Later we attended Le Haggis, an event that fully justified its billing as as “the sexiest show in the festival”, a ninety minute extravaganza involving music, song, cabaret and an amazing display of dexterity, fitness and physique by a pair of burlesque acrobats. In the interim, the band, fronted by a fabulous girl singer (who sings, as I was informed, in the local community choir) brought real meaning to ‘A man’s a man for a’ that’, a song more frequently maladroitly performed either as a turgid dirge or as a jolly knees-up. Another performance that nearly had the tent crashing down on us was a vibrant rendition, by a lassie garbed in a leather basque and ‘sussies’ of Kirsty MacColl’s ‘In These Shoes’.

We attended the lantern procession, a truly amazing sight. More than 30 local groups and organisations took part in the parade, accompanied by several floats and huge puppets. Kudos to the Manchester (another town dear to my heart) Samba School whose rhythmic momentum, aided by a brace of pipe bands, drove the whole thing along. Afterwards, we ducked the late night Roller Disco “I’m not comfortable without my own skates, hehe.” “Yeah, right”, says my wife.

Dick Gaughan 1

Highlight of the next day was, for me, the live performance in the Spiegeltent, of Dick Gaughan, a master interpreter of both traditional and contemporary songs and a guitar genius, whom I first met when I was co-hosting a folk club in England back when Burns was a lad (well, not quite). A dish of the obligatory haggis and its customary trappings fortified us for pints, first in The Ship, my own ‘local’ back in the days when my acquaintanceship with Dumfries was more regular than it is today. The pints there are as honest as ever and the denizens still play dominoes, altogether another proper pub holding back the tide of muzak and expensive swill. Later, in the packed-to-the-rafters Globe we dissected the event with other festival attendees and learned of myriad delights we’d missed. At the end of the evening a girl we met in the street offered to walk us to the taxi rank to ensure we did not get lost, where else on earth would you get that sort of courtesy these days? Truly, Doonhamers (the inhabitants of Dumfries – I’ll explain another time) are salt of the earth.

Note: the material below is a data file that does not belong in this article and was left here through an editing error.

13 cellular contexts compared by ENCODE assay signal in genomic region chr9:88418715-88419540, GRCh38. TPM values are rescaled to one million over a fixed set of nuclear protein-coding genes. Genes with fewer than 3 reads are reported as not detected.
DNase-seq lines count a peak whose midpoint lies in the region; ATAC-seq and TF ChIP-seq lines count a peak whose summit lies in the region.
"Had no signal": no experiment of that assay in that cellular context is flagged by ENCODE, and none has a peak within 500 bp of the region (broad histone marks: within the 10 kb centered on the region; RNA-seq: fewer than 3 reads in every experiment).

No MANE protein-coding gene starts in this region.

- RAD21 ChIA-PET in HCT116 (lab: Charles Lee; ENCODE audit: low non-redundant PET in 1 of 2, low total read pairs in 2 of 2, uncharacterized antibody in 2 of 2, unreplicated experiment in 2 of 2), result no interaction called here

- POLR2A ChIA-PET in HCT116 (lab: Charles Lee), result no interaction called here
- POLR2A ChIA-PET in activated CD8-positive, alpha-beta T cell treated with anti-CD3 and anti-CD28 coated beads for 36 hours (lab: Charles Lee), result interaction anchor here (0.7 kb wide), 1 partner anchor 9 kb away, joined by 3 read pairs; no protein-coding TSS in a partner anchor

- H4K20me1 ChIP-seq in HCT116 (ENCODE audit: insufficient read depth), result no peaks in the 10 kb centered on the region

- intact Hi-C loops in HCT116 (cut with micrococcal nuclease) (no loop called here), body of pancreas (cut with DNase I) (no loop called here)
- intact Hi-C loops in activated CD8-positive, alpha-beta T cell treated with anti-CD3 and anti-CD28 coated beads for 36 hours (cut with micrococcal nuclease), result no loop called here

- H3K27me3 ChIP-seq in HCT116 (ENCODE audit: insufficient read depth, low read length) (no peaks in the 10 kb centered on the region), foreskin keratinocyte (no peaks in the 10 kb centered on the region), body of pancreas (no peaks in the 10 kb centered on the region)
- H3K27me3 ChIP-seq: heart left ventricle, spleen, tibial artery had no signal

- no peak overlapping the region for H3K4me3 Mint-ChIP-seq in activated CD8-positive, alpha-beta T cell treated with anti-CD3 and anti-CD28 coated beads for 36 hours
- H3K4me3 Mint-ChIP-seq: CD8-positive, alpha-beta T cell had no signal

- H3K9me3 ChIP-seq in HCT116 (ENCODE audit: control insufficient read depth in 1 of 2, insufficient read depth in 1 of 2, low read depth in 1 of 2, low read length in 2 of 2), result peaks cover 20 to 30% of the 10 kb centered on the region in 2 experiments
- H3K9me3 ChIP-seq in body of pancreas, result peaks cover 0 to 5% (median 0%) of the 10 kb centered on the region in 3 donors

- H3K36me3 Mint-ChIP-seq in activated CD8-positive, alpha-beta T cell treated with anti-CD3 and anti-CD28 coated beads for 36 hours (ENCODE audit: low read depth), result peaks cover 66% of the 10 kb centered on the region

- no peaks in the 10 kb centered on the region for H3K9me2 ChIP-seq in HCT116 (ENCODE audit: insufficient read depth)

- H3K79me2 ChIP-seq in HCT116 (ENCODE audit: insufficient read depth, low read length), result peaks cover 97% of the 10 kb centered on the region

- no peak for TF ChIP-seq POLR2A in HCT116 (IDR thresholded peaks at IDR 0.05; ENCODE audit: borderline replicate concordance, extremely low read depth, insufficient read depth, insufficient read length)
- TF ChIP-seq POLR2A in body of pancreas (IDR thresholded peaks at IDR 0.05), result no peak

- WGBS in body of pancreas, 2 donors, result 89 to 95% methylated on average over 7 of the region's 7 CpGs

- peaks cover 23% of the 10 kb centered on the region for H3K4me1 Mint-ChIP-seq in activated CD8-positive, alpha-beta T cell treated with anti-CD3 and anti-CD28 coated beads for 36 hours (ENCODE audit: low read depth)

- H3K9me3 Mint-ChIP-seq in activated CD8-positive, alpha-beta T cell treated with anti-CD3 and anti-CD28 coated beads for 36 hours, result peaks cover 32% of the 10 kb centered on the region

The festival’s organisers deserve huge credit for The Big Burns Supper. I feel sure it’s an event that will, year on year, grow in stature, appealing not only to the Burns anorak, the patriot and the emigré, but to the wider body of people out there, of every race and creed, who enjoy song, dance, theatre, literature, merrymaking, the craic and just having a great time. Me, I intend coming back – for a’ that.



Homecoming Scotland 2014  In 2014, Scotland will welcome the world as we take to the global stage and celebrate our nation through a year-long series of exciting events. Complementing the Ryder Cup and Glasgow 2014 Commonwealth Games, Homecoming Scotland will be a celebration of the country’s rich culture, natural beauty, active adventures and creative heritage. For more information go to: 

Accommodation  I stayed at Aston Hotel, Dumfries


Big Burns Supper

Ellisland Farm, Dumfries

Dumfries Museum & Camera Obscura The Observatory, Rotchell Road Dumfries DG2 7SW


Recipes for Burns Night

Complete Works of Robert Burns 


I spent an interesting morning watching 3FEs new commercial Probat roaster, now up and running in a secret location in Dublin Docklands. I was taken there, blindfolded, by 3FE’s Colin Harmon.

Looking at the beast, which kicks out god knows how many Kg, it struck me as incredible how similar both hardware and techniques were to my own efforts with the 500g capacity Huky 500. Strange, too, to think we both get our beans via Steve Leighton’s ‘Hasbean’ in the UK with whom I’be been dealing for close on 10 years.

Comparing the two machines there are many similarities. Both have:

rotating drum

entry funnel

heat source

bean tester

gauges – 1 digital (bean mass) 1 analogue (ambient)

extraction flap

fan for cooling the beans.

Factor in a stop watch, a chart* and a pen and there you have it!

Like mine, 3FE’s  roaster is all manual and very ‘hands-on’ as Pete, 3FE’s roasting supremo, testified.In neither case can you walk away and smoke a ciggie (I don’t), pour a drink (I have been known to) or make a phone call otherwise things tend to go pear-shaped. Only difference being, if I cock up a roast it’s a minor disappointment. If Pete does it, it’s a commercial tragedy.

At the end of the morning Pete gave me a quantity of the ‘greens’ he was roasting – in return for extracting a promise to to supply a sample after I’ve roasted them. Phew! The hard work begins here.

For the anoraks among you, the beans are 3FE Costa Rica Farami Di Dota Yellow Honey Cattura, promising “a big hit of milk chocolate that quickly turns into a stewed fruit and honey-like mouthfeel that just goes on and on.” The aftertaste promises “hints of cherry with a super clean finish”. Looking forward.

These  beans are available from 3FE’s café outlet at 32 Lower Grand Canal Street, Dublin 2.Probat 1Huky Monster

My roasting chart

* This chart is the Mk3 version. I’m now on Mk4



 Julie Dupouy, Director of Wines at Donnybrook, Dublin delicatessen and restaurant  Donnybrook Fair recently became the first sommelier representing Ireland to reach the semi-finals of the European Sommelier Championship, held, this year in Sanremo, Italy.